Why benchmark productivity in agile organisations?
There are several well-evidenced benefits when it comes to using agile working methods in IT organisations. Agile frameworks such as SAFe (Scaled Agile Framework) ensure focus on the elements of the project that provide value and on what is ultimately needed. However, agile working methods also entail a number of financial challenges. In many cases, lack of insight and large fluctuations in productivity, and frequently the absence of a distinction between development and maintenance tasks, mean it is difficult to assess whether you are actually getting enough for the money you are investing in the agile projects.
When is benchmarking of agile programmes relevant?
Many organisations implement agile programmes with the overall intention of working more efficiently and purposefully on IT development. In many cases, they expect to achieve productivity improvements of up to 25%, compared to the more traditional forms of development. However, we often find that agile organisations do not really know whether they are achieving their intended productivity gain. In many cases, it turns out that productivity is actually lower than intended – especially when compared to what similar organisations can achieve.
In several respects, therefore, a benchmark of agile programmes may be appropriate. For the internal development organisation, a benchmark can clarify how well the agile framework has been implemented in the organisation, and to what extent they are actually achieving the productivity benefits they desire. If the development task is outsourced, a benchmark can determine whether the developer team assigned is providing performance that matches the price being paid. In all respects, a benchmark provides an objective assessment of the organisation’s productivity, which can then be used to identify problems and opportunities for improvement across development teams.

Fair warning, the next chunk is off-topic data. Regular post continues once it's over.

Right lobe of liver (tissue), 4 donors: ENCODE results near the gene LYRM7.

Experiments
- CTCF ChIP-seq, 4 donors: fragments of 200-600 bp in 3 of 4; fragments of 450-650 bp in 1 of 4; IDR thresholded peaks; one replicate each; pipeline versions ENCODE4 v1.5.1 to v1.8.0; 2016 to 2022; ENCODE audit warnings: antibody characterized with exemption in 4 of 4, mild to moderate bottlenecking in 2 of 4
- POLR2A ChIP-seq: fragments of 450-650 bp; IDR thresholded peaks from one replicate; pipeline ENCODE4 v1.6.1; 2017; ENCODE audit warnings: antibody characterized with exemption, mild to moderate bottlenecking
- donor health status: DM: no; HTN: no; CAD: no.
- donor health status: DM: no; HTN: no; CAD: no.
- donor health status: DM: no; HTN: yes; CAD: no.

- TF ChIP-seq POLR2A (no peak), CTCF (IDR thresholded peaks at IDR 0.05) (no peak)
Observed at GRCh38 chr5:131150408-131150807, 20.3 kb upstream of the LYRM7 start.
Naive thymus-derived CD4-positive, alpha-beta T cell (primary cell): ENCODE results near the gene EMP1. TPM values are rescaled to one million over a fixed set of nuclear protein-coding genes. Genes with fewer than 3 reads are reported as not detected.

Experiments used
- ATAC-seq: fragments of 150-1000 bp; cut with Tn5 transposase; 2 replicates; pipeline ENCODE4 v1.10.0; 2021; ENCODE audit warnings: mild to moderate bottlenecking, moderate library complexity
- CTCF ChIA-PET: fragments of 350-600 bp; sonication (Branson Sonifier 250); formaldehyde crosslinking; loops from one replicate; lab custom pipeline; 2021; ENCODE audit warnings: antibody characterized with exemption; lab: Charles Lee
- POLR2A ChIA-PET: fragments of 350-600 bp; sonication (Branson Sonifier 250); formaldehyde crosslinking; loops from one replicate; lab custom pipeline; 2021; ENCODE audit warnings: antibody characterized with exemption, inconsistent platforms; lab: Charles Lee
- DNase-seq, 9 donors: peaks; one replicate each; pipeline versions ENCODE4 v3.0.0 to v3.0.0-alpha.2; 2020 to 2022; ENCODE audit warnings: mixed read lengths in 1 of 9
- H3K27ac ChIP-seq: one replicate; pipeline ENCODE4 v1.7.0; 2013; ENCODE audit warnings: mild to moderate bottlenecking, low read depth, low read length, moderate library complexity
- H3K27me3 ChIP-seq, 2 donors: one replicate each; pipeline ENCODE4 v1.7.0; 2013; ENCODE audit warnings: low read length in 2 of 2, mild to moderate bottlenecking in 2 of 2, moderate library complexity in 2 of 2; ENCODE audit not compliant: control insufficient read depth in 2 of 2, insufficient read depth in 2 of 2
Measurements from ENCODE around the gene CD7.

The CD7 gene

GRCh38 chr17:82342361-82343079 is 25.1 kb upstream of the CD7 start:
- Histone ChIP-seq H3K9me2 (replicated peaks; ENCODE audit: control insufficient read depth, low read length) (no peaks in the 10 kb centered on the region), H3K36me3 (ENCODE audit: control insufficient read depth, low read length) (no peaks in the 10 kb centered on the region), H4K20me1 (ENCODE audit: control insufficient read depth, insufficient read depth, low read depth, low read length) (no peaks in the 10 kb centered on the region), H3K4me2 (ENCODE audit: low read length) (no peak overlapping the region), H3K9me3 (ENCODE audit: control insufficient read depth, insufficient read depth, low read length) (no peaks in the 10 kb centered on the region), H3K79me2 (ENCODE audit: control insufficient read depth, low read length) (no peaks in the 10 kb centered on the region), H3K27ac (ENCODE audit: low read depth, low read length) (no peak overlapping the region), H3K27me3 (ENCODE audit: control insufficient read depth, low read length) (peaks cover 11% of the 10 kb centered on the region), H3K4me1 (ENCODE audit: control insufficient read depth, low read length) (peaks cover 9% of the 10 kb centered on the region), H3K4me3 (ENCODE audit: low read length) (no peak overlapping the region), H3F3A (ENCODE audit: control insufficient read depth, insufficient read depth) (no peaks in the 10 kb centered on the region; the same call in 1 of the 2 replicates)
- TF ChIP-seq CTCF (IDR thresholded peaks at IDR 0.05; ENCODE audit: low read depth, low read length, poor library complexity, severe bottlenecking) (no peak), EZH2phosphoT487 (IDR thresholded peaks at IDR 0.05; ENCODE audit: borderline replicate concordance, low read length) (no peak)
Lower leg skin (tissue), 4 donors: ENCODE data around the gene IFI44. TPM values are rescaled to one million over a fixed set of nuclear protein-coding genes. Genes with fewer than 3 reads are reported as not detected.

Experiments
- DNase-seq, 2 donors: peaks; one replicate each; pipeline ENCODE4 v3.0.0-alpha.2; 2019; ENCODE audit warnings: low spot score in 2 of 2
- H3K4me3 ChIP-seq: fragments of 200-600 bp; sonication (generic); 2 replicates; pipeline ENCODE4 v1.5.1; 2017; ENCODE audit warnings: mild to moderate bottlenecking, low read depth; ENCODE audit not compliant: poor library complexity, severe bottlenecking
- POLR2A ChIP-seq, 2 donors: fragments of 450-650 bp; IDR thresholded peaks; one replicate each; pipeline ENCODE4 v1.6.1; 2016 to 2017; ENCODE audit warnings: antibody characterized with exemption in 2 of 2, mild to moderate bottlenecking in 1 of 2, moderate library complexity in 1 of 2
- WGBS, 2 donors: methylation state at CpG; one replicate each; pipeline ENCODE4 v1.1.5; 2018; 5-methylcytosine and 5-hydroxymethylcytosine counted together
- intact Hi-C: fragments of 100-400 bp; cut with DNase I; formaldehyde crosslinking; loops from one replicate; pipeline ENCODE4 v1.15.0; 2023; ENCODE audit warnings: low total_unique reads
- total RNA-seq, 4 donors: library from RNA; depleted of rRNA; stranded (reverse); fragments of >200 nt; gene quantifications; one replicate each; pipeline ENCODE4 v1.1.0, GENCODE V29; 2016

Based on existing data sources, Zangenberg Group has devised a method for making an accurate, comparable assessment of productivity in the context of agile development tasks.
Using our proprietary tools, we can analyse large amounts of data – for example, from ITSM databases and JIRA – and compare it with commits and number of lines of code. By normalising the data collected, according to complexity and external factors etc., we assign a productivity score that can be compared across teams and organisations.
In addition to the productivity score, a benchmark also provides an overview of the scope of maintenance tasks handled by the agile teams. These could be benchmarked independently.
- An overview of the productivity of the organisation’s agile development teams
- An assessment of the organisation’s productivity in relation to the market
- An assessment of the organisation’s team composition in relation to competencies and level of experience
- An overview of the scope of development and maintenance tasks performed by the agile teams